A company administration is a formal procedure with the similar aim of helping a company address its financial problems and remain in operation. The procedure can be initiated voluntarily by directors, who will appoint an insolvency practitioner to the role of administrator. The main goal this administrator will pursue is revitalising the company, typically by means of implementing a thorough business rescue plan that can help turn the company around. If this is not possible, then the administrator will consider other options, such as selling the company as a “going concern” to recover some investment, or closing the company through a liquidation procedure.
Effects of a company administration
A company administration has various effects that differ from a CVA considerably. Most notably, a company administration can have sweeping effects on public perception, and even relations between a company and its suppliers. Although it has had some reforms and new regulations applied, administration still carries a negative connotation with the public, with some viewing it as an attempt to escape debts. Additionally, suppliers can view administration as a considerable risk, especially if cash payments for goods or services are not possible.
In addition to the possible development of a negative perception, administration will likely cause a reduction in trade. While this reduction can be partially due to the aforementioned negative perception, it is more likely to be a purposeful move on the part of the insolvency practitioner. During administration, the insolvency practitioner must act with the interests of creditors in mind. As such, they are likely to only approve transactions that have a tangible benefit for the company and its creditors. These two main points can cause trouble for a company, even if recovery is possible.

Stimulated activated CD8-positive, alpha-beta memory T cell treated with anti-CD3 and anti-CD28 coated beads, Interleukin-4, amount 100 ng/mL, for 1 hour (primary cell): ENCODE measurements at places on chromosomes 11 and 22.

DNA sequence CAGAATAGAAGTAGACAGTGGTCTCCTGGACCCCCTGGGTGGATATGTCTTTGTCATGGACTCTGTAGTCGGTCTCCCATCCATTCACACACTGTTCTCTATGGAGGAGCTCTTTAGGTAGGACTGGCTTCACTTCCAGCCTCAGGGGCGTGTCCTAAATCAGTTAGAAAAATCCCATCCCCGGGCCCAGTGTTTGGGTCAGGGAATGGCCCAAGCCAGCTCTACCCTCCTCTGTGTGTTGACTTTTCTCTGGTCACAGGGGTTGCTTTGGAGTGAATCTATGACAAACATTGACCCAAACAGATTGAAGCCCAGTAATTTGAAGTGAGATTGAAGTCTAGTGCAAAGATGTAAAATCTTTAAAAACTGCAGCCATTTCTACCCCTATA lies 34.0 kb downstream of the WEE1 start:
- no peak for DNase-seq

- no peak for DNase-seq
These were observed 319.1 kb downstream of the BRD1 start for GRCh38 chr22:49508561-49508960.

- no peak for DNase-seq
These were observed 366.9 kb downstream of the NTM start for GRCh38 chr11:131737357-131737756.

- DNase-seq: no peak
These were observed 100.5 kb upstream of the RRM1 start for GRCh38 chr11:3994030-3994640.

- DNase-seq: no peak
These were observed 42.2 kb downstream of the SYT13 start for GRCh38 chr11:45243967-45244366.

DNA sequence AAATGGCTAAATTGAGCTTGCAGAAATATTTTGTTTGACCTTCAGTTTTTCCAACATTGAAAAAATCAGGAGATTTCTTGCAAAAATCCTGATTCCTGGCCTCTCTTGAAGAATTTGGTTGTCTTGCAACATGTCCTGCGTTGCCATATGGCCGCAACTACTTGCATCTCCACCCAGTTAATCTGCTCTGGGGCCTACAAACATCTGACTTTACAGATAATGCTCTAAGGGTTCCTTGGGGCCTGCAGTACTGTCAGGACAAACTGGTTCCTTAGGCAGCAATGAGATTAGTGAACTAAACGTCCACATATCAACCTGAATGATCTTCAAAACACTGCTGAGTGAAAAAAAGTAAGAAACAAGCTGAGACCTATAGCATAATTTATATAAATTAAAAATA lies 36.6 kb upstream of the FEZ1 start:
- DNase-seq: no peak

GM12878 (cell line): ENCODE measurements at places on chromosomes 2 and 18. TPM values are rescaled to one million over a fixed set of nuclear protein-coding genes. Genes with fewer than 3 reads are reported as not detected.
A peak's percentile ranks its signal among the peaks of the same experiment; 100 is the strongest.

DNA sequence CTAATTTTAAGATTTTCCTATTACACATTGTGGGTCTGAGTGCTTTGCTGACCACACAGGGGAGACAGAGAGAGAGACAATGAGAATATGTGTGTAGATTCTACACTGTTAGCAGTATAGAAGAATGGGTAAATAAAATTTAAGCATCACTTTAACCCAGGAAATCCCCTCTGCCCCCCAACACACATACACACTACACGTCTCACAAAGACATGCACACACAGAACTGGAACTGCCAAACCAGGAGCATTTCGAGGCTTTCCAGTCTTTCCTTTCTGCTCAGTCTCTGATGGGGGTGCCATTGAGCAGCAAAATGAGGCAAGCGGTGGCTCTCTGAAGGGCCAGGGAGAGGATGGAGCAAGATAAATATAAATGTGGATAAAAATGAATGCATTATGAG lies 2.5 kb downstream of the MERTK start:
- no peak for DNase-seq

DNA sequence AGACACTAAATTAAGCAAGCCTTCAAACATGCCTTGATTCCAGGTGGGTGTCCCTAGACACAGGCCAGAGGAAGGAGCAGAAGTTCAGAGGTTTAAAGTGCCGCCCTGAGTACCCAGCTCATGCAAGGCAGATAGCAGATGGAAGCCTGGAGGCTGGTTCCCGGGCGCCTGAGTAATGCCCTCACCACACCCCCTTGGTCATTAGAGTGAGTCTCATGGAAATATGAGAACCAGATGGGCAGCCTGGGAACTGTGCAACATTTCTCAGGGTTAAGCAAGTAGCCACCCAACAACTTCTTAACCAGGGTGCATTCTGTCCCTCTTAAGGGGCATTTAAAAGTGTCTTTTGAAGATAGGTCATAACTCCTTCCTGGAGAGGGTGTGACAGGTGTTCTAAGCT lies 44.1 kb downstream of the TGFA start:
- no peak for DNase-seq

Role of the insolvency practitioner in company administration
The insolvency practitioner’s role in company administration is much more involved than in a CVA. Firstly, unlike in a CVA, the insolvency practitioner will take control of the company, ensuring they can properly carry out their responsibilities. Once in control, the insolvency practitioner will decide what course of action is appropriate; whether this be to continue trading in some form, attempt to sell the company, or place it into liquidation. This isn’t to say that company directors will be left in the dark, but they won’t be able to exert any influence over the final decision.
In addition to managing the company and attempting to solve its financial problems, the insolvency practitioner will have another responsibility to fulfil – investigation. The insolvency practitioner must open an investigation into the conduct of company directors to assess what hand they had in the company’s financial decline, if any. Should any directors be found to have engaged in wrongful trading or misfeasance, such as defrauding creditors, then a report will be made to the Insolvency Service. They will decide what penalties should be applied, if any are appropriate.
Let Clarke Bell help
If your company is in a difficult financial position, don’t struggle alone; let Clarke Bell help. We have more than 28 years of experience in helping companies find the best solutions for their situations, and we can do the same for you. Don’t hesitate to contact us today for a free, no-obligation consultation and find out exactly what we can do for you.